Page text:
A Life in Theater by Rose Pasquarello Beauchamp
Today began like any other day. The household woke early to get to school, a privilege in this time of social distancing. After dropping my kids, I put on one of my favorite playlists. It’s a long one — impossible to get through to the end — so today I hit shuffle and in that moment, I didn’t realize I would be driving home in tears. You see, the song titled “Do You Hear the People Sing” from ‘Les Miserables’ began to play and I found myself overcome with emotion. The song played and I was transported. While music often impacts me, it wasn’t just the song, it was all that it implied.
When I was 20, my mom took me to see that performance — live, in person, in a theater.
It was the day after I got my wisdom teeth pulled and a week after my mom’s knee surgery — an uncomfortable experience — yet that is not why it’s important now.
So many major milestones in my life have taken place in a theater. As a performer, creator and designer, it’s a home to me. When I say theater, I use the word loosely. It could be a space in an old, historical building or it could be a sparse warehouse with folding chairs. All of them are familiar spaces of magic.
When I say magic, I mean that on so many levels.
My childhood was spent in the theater – ballets mostly – in large ornate theaters with plush red seats. I would sit there, on the edge of my seat, an aspiring dancer myself, and absorb all that was around me — not only the art. Sharing space with humans in a common experience is impactful and I knew that at 9 years old. The possibilities were endless. Imagine it and I could become.
I can feel what it is to sit in an audience before this pandemic. Sitting close enough to share an arm rest; sharing laughter with unmasked, open-mouthed strangers, and shedding tears next to someone I will never see again. The whole experience of absorbing stories, plays, and dances lives in my body. The kinesthetic empathy is given to me like a gift from those performers.
But what is more important — these spaces gave me a place to take risk, to peel away the layers that my family and society placed upon me. These theaters were places to push the boundaries…
Being in theaters in my teens saved me from myself. Mostly large, unkept high school auditoriums. But the magic that happened there was that of self-identity, self-discovery. The safety of the ‘theater crowd’ gave me a place to be my quirky, idiosyncratic self in a small, homogenous, American town. I attempted to make art but mostly it was bad, regurgitated remnants of what was taught to me. But the togetherness was essential and that was important. Theater games, rehearsals, warm ups, we were all equal in that theater. The cliques and complexities of high school disappeared.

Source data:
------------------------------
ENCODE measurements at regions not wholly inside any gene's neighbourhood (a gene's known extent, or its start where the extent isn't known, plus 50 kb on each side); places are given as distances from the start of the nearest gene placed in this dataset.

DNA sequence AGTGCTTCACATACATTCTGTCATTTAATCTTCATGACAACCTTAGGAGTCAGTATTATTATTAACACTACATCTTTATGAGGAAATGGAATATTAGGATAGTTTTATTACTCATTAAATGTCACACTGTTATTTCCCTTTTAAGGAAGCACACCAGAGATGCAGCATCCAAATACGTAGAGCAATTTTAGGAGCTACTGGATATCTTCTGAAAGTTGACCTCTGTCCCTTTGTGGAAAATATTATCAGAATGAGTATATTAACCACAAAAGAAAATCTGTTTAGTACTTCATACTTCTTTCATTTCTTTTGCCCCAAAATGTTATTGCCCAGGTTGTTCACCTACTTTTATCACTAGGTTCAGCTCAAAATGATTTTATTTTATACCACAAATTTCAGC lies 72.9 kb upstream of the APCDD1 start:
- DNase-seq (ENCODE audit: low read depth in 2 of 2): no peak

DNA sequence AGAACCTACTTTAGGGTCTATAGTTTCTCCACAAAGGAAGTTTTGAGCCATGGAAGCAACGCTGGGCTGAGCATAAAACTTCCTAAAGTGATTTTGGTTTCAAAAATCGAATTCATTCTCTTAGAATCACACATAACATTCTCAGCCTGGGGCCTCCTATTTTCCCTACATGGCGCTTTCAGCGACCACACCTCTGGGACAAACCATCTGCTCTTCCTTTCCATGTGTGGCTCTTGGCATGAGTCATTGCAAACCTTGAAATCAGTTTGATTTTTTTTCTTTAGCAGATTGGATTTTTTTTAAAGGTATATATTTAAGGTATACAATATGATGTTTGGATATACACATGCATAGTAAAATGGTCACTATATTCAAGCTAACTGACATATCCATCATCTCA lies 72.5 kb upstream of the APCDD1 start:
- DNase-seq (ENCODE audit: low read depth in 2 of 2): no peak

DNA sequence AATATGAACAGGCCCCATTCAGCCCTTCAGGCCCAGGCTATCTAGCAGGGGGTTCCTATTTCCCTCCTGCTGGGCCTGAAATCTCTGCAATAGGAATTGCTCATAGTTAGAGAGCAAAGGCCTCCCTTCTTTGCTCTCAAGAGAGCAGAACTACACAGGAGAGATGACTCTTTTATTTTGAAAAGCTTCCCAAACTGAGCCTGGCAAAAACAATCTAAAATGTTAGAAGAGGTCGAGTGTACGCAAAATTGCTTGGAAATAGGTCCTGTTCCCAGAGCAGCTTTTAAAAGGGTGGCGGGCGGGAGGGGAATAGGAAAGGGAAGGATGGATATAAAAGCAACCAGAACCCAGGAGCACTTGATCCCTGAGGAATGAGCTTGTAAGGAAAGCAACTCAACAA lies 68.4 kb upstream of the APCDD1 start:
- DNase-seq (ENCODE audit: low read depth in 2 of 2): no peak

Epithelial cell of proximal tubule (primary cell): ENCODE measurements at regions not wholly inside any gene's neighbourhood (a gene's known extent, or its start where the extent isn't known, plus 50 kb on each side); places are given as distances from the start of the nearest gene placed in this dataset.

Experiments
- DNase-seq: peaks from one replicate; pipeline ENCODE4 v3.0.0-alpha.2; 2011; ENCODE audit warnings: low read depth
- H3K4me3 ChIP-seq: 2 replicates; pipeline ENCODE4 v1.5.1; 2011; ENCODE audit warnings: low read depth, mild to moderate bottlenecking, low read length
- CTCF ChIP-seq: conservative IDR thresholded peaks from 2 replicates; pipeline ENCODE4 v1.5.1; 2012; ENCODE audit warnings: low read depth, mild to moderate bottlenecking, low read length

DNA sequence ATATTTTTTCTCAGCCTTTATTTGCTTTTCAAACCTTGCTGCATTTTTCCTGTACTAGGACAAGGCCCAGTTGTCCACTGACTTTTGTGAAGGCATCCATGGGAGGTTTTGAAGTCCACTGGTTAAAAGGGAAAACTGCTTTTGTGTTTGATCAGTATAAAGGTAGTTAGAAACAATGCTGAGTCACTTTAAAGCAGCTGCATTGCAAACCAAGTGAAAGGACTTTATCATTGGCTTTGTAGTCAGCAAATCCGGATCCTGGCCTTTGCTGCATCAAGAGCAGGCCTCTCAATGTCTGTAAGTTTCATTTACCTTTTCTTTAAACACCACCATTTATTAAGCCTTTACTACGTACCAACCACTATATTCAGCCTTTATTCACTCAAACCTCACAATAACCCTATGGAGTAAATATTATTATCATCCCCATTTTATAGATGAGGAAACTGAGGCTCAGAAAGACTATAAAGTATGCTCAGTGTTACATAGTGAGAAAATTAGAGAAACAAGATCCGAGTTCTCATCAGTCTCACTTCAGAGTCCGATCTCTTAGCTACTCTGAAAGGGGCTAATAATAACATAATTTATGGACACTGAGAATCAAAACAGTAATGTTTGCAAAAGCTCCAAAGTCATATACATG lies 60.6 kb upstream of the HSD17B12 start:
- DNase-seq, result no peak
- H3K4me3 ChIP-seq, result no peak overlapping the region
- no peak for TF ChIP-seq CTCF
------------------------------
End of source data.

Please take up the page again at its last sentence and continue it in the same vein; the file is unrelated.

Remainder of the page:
The dingy theaters of my college years blew my mind and brought me to myself. There were 4 or 5 spaces in the old brownstone building on Brimmer street that I called home. These were theaters that I had never seen before; black boxes, studio spaces, theaters in the round, thrust stages. There were elements I hadn’t considered before; the world literally opened up to me. I could make dance and tell stories using these magical spaces. Imagine it and it can become.
But what is more important — these spaces gave me a place to take risk, to peel away the layers that my family and society placed upon me. These theaters were places to push the boundaries, question everything, innovate new ideas, possibilities and perspectives. All the while, behind the scenes, the players in these spaces connected, touched, kissed and learned about humanity.
From the beginning stages of the making, to the performance, to the final strike and cast parties, this has been my life. I met my partner in the theater. I remember the first time I saw him — wearing jeans and an old red, black and blue plaid button down shirt — climbing the ladder to the catwalk as I danced on the floor below. Much of our first year together was working in production, never-ending long days and nights. I learned the love of labor as we barely slept opening productions and the labor of love as we negotiated our individual needs within the couple we were becoming. Now our kids are comfortable in these spaces; they watch the art, the production, and the process. They see the skill and focus it takes to come together in collaboration.
Collaboration. Humanity. Creation. Empathy. Authenticity. Risk taking. Questioning. Collective Work. Connection. These are the lessons of the theater. These were my lessons.
Where are we without them? Without the spaces to create and connect, to be in proximity, to sing together, to touch each other and make art? What happens to humanity when we need to isolate for our own safety? I know that we will get through this. Humans will emerge from this pandemic as we have from countless other plagues. But I don’t know what it looks like. I don’t know what these collective spaces look like. Maybe they will be more inclusive, more accessible, and more thoughtful. Maybe this is the time to rethink who, how and what is done in theaters and beyond. I hope so.
Imagine it and it can become.
Photograph by Cheryl Adams Johnson
All audio, text and images are under copyright © Neelum Films LLC
Thanks for your story.